It has taken Nature/Physics 13 billion years to create our Milky Way galaxy.  Last August, a group of scientist reported that they had replicated the same feat in about nine months.  While they only create a universe digitally, the simulation – named Eris – is the first one to accurately reproduce the details of a galaxy like ours.

/READ MORE// Stellar Explosion

Previous attempts at making such a large-scale simulation have produced galaxies with a bulge or a smaller than needed surrounding disc.  The difference with Eris, according to Piero Madau, astrophysist at the University of California, Santa Cruz, is the realistic star formation.  His team build the universe using equations that acurratly and precisely molded how exploding starts would expel gasses from the centre and create new stars in clusters throughout the Galaxy.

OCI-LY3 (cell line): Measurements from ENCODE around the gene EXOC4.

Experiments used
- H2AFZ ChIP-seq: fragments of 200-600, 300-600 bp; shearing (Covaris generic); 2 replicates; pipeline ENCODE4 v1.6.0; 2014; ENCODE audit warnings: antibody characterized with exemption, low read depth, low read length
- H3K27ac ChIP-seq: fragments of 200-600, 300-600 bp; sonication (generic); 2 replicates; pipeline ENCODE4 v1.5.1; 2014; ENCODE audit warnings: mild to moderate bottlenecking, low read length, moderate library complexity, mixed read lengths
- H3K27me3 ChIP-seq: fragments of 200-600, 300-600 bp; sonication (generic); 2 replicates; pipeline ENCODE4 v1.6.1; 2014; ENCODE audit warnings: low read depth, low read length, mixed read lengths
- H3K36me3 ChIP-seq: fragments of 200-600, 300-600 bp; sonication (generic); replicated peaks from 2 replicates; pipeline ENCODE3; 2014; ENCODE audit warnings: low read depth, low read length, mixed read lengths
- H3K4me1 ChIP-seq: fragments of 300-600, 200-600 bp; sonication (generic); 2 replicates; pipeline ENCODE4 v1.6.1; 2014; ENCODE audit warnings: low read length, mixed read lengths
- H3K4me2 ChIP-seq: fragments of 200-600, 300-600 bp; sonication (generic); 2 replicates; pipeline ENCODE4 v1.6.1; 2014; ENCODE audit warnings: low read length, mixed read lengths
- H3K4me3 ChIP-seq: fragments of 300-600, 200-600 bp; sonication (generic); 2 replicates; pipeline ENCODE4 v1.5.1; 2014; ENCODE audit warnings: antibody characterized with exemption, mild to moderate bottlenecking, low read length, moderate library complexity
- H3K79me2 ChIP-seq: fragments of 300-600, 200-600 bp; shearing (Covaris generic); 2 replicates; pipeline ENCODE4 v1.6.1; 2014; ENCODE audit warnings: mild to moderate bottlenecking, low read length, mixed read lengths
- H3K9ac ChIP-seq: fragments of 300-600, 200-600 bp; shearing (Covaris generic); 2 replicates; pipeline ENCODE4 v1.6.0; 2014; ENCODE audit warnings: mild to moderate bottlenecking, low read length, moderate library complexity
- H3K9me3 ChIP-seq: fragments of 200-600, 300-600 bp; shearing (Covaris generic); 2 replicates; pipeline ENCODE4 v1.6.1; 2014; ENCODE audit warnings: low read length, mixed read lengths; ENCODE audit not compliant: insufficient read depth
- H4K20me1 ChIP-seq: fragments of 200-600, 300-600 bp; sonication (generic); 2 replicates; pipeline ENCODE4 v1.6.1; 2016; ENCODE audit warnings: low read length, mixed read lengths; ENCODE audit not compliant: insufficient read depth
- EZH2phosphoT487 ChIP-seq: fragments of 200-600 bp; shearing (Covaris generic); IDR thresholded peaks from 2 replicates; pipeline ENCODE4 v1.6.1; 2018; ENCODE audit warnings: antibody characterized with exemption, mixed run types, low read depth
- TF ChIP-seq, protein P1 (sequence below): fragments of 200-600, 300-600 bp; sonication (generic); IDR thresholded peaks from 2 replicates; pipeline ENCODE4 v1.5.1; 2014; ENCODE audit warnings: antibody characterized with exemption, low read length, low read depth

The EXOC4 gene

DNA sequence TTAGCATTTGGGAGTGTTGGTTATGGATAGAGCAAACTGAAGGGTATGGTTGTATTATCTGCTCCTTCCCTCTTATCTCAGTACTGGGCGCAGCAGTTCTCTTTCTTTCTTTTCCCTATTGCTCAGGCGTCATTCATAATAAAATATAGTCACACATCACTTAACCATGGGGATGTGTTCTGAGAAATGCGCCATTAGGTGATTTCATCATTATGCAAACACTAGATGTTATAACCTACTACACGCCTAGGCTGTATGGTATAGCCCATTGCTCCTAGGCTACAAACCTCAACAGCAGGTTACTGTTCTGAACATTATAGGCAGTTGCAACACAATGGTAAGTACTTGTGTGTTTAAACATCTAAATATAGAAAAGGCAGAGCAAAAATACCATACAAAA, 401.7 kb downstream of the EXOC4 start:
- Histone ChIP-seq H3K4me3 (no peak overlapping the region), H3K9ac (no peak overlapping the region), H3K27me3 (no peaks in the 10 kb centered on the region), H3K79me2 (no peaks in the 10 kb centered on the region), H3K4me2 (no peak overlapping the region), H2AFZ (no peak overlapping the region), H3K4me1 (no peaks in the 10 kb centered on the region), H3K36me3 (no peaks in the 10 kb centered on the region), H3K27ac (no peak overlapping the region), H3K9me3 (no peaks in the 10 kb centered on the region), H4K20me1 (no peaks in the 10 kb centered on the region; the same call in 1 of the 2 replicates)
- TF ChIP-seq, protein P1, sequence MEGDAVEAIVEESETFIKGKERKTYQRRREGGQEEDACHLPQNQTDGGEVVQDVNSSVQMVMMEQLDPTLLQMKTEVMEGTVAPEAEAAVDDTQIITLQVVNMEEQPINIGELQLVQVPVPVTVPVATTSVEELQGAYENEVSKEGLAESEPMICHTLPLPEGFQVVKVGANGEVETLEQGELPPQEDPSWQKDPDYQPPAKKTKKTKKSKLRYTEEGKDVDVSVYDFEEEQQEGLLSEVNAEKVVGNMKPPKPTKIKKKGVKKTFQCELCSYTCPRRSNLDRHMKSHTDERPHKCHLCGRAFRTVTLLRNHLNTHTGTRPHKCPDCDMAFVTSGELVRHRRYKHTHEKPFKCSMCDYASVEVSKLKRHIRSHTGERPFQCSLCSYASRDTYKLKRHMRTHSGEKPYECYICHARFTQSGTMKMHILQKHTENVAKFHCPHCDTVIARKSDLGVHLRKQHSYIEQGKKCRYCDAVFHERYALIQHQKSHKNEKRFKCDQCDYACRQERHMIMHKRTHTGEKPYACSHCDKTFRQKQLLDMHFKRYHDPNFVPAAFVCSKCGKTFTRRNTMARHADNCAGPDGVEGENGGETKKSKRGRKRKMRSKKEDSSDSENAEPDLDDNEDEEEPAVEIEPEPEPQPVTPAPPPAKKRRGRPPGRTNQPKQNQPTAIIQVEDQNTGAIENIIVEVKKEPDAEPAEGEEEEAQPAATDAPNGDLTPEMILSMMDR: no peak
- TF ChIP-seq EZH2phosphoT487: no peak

The findings boost the longstanding theory of Galaxy formation, known as the Lambda-Cold Dark Matter theory, which postulates that slow moving clumps of dark matter pull in visible matter and help shape it into galaxies.  Observations have supported the theory, but some physicists have been concerned that computer simulations about galaxy formation have been wrong.

“There is no need, as some had argued before, to abandon the theory” – Madau

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